A flyer for a B-GLAD event, circa 1994.

We’re excited to announce a recent addition to the Lesbian, Gay, Transgender, and Queer (LGBTQ) Center Records in the University Archives!

The cover of an event program that reads "Queerniversity: Testing your LGBT IQ." It also reads "unity 2005."

Program for 2005 Unity Conference

The LGBTQ Center, established in 2003, works to make the UNC campus a welcoming environment for people of all sexual orientations, gender identities and gender expressions.

The new addition includes materials documenting events and programs sponsored by the Center in the 2000s, as well as materials from organizations predating the LGBTQ Center, including the Carolina Gay and Lesbian Association (CGLA) and its successors, Bisexuals, Gay Men, Lesbians and Allies for Diversity (B-GLAD) and Queer Network for Change (QNC). The addition also includes a wealth of newspaper and magazine clippings and ephemera documenting events related to LGBTQ issues on campus, in the local area, and beyond in from the late 1980s through the 2000s.

Learn more in the collection finding aid: http://finding-aids.lib.unc.edu/40433/

 

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Now Available: Elsie Earle Lawson Modern Dance Ephemera, 1941-1942

We are pleased to announce a new addition to the University Archives: a small collection of materials related to modern dance at Carolina in the 1940s. These materials were collected by Elsie Earle Lawson, and can now be found in the University of North Carolina Ephemera Collection.

Dancers in the UNC Modern Dance Club, early 1940s.

At UNC, Elsie Earle Lawson worked as a dance instructor in the Department of Physical Education, dance associate to the Carolina Playmakers, and faculty adviser to the Carolina Modern Dance Club. The materials collected include press releases and clippings about modern dance events on campus, programs for performances and conferences, as well as photographs of student dancers.

Program from a dance conference at UNC, 29 November 1941

 

 

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Carolina Firsts: Karen L. Parker

At the University Day celebration on October 11, 2016, Chancellor Carol Folt announced a new program to name scholarships after notable “firsts” in UNC history. In recognition of the individuals recognized as pioneers at UNC, the University Archives is publishing blog posts with more information about each of the twenty-one “firsts.” This post is part of that series.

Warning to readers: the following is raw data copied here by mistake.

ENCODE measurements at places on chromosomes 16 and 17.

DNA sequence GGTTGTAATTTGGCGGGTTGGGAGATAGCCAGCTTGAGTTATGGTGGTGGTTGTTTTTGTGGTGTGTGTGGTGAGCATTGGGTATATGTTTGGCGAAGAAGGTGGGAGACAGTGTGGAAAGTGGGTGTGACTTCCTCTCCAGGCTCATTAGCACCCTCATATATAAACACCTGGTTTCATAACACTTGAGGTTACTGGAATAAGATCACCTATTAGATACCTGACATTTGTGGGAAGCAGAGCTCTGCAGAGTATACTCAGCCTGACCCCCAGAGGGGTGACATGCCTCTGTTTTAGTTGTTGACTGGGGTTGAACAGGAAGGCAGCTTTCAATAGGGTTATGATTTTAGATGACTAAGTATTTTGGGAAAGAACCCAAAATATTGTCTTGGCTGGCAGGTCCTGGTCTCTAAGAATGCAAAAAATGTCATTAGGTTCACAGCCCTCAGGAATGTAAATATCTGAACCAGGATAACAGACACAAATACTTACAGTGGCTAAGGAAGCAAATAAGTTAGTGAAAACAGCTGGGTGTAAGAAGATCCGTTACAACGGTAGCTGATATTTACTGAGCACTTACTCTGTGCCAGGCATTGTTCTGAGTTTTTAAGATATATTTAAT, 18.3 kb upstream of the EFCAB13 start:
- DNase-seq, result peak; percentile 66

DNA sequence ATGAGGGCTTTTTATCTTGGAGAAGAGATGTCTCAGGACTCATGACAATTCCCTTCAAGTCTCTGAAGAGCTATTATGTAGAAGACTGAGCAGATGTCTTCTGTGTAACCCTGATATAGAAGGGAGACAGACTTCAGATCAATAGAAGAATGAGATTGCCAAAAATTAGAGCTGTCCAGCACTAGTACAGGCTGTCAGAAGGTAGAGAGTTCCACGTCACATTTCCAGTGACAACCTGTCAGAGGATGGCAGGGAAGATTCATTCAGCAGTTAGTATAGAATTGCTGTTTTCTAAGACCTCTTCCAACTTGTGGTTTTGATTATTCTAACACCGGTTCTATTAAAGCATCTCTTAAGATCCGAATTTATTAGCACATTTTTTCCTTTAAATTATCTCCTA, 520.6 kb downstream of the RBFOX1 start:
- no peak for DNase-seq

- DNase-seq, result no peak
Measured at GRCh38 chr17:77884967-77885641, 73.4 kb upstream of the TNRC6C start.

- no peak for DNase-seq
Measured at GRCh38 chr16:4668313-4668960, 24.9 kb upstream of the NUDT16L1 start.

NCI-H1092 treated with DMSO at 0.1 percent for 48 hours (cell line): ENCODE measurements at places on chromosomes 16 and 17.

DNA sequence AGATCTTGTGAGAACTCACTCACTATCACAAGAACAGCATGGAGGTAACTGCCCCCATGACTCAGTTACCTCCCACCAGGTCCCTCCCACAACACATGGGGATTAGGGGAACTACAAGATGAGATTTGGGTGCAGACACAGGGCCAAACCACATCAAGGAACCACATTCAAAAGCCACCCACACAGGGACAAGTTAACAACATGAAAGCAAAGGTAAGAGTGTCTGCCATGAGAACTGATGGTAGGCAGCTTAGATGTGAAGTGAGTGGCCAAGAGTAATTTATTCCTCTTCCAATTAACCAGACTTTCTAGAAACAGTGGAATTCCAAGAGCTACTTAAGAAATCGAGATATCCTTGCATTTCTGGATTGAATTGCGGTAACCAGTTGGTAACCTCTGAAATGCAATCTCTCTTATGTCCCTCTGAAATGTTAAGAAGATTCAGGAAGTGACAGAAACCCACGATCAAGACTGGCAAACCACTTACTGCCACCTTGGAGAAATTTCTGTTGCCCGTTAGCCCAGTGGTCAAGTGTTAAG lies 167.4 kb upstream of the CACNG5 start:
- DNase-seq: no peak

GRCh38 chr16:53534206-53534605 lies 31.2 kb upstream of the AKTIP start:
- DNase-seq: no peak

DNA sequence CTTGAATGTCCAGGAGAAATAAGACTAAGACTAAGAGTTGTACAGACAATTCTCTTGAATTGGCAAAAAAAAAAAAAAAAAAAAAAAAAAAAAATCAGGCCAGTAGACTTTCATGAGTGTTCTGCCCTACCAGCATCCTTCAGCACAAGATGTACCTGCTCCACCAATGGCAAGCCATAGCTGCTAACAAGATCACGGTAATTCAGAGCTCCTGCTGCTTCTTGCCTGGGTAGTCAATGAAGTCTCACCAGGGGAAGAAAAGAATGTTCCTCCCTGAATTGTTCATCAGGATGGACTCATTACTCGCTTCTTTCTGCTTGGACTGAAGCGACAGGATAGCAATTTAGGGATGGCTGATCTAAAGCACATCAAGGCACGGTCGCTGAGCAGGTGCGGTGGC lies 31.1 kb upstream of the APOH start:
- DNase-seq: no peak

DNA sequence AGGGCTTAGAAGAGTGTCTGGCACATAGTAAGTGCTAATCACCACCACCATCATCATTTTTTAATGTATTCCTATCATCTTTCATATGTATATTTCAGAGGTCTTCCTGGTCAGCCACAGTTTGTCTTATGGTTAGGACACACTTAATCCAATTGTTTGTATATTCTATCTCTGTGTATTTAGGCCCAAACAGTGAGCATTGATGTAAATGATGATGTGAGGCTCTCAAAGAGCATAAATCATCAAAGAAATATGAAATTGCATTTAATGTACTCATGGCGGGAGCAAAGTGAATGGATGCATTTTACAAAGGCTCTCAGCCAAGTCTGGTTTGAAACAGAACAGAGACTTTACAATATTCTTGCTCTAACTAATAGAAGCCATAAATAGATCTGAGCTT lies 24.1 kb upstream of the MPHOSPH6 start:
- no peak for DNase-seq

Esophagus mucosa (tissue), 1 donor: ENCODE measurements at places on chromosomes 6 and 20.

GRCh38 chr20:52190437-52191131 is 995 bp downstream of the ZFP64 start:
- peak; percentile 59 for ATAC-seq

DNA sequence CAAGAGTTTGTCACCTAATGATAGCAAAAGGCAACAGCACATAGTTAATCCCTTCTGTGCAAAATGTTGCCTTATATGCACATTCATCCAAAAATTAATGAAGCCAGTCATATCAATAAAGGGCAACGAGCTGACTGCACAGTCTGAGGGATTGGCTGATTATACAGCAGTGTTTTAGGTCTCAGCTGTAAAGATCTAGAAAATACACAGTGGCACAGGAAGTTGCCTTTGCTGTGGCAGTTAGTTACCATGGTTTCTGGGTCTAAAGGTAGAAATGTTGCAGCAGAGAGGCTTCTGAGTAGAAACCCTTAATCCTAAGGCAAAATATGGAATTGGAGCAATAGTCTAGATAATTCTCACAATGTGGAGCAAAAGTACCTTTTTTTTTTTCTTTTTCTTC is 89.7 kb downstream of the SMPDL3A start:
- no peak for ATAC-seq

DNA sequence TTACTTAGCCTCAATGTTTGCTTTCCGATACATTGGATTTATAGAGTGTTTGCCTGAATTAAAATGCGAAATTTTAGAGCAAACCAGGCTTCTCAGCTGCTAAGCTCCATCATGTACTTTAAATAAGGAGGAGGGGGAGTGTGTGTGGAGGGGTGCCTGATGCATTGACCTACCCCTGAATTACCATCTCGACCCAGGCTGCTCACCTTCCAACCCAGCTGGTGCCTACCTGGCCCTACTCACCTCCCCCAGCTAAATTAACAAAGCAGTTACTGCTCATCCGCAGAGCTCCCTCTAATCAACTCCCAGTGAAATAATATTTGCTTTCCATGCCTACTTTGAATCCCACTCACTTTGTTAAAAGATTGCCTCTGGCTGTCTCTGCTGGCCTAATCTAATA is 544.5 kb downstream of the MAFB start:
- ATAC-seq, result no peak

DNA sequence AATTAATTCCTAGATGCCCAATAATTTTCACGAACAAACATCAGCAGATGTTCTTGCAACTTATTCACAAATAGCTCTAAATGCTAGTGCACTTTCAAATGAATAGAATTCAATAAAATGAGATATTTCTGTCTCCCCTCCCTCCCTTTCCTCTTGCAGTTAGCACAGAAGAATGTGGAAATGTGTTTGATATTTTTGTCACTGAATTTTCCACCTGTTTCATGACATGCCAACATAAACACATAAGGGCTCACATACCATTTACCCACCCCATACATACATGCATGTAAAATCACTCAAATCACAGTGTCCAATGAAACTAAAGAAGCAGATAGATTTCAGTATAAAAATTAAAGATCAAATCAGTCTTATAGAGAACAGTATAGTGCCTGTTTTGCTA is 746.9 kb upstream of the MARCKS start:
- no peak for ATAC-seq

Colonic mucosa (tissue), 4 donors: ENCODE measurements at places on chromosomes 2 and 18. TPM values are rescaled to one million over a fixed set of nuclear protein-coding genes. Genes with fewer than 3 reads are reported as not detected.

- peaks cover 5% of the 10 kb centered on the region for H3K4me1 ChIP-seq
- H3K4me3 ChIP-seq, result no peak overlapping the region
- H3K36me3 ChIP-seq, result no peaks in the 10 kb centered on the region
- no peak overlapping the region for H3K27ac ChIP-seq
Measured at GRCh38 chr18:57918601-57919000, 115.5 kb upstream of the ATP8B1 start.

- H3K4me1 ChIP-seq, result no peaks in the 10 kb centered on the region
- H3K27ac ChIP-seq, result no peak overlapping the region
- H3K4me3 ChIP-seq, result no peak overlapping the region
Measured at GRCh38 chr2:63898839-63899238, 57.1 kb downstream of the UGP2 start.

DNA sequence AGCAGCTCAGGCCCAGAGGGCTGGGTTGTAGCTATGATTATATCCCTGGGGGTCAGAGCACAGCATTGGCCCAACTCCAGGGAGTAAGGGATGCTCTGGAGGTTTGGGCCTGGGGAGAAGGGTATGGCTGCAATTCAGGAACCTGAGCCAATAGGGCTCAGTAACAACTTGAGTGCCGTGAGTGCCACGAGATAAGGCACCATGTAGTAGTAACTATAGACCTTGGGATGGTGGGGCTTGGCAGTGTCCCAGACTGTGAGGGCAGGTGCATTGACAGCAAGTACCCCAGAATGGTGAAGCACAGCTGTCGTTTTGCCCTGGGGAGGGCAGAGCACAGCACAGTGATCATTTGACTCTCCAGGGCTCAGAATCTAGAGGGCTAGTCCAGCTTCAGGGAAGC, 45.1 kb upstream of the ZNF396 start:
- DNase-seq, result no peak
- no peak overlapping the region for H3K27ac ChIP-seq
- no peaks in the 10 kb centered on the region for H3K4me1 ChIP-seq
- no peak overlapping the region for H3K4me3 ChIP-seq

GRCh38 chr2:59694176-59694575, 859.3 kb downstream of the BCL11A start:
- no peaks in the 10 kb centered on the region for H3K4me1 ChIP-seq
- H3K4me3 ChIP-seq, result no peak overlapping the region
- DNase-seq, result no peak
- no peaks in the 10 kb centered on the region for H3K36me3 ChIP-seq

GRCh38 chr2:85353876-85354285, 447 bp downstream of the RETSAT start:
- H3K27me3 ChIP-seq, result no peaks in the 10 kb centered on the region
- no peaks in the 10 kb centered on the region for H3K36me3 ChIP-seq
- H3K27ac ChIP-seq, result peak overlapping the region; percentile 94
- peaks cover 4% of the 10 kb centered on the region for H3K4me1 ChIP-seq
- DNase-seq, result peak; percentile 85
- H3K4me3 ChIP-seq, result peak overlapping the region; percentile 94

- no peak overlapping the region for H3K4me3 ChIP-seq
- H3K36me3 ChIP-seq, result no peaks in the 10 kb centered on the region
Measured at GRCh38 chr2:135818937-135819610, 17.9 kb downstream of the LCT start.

Karen L. Parker Diary, Letter, and Clippings #5275, Southern Historical Collection, The Wilson Library, University of North Carolina at Chapel Hill.

Karen L. Parker Diary, Letter, and Clippings #5275, Southern Historical Collection, The Wilson Library, University of North Carolina at Chapel Hill.

Karen L. Parker made history at UNC in 1965, when she became the first African American woman to receive an undergraduate degree from the University.

Parker began her studies at UNC in 1963 following two years of study at the North Carolina Women’s College in Greensboro (now UNC-Greensboro). During her time at UNC, she took an active role in the local and national civil rights movements, participating in sit-ins and marches. The diary she kept as a student — which documents her experience on campus and in the community, her hopes and goals for the future, and the trials she encountered along the way — has been digitized and can be found in the Southern Historical Collection.  

At UNC, Parker majored in Journalism. For her senior year, she was named the editor of The Journalista news publication put out by the School of Journalism and Mass Communications. Parker was also chosen to participate in UNC’s exchange program with the University of Toronto.

After graduating, Parker went on to have a successful career in journalism, working at Grand Rapids Press in Grand Rapids, Michigan; the Los Angeles Times; and other publications before returning to North Carolina to work at the Winston-Salem Journal. She retired in 2010, and was inducted into the North Carolina Journalism Hall of Fame in 2012.

Parker has been active with UNC, serving on the Friends of the Library Board and the Board of the General Alumni Association. In 2015, during the campaign to rename the former Saunders Hall (now Carolina Hall), a UNC student wrote to the Daily Tar Heel published a letter to the editor, suggesting that the building be renamed in honor of Karen Parker.

Sources and Further Reading:

A Role Model for Change.” UNC News Services, February 19, 2015.

Karen Parker.” I Raised My Hand to Volunteer, UNC Library Exhibit, 2007.

Morgan Jones, “Karen Parker: A Woman to Remember.” For the Record, UNC University Archives blog, March 18, 2013.

Karen L. Parker Diary, Letter, and Clippings #5275, Southern Historical Collection, The Wilson Library, University of North Carolina at Chapel Hill.

Oral Histories:

  • February 2007 interview with the Southern Oral History Program
  • April 2007 interview with the Southern Oral History Program
  • December 2012 interview with UNC-Greensboro
  • March 2016 interview with the Southern Oral History Program

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A Cartoon Mystery Solved

An ink drawing of two trains about to collide on the same track, one labelled "Chemistry" and one labelled "Physics"above a drawing of two roosters about to fight.

A late 1870s conflict between the Chemistry and Physics departments depicted as a train wreck and a cock fight. From the University of North Carolina Papers (#40005), University Archives.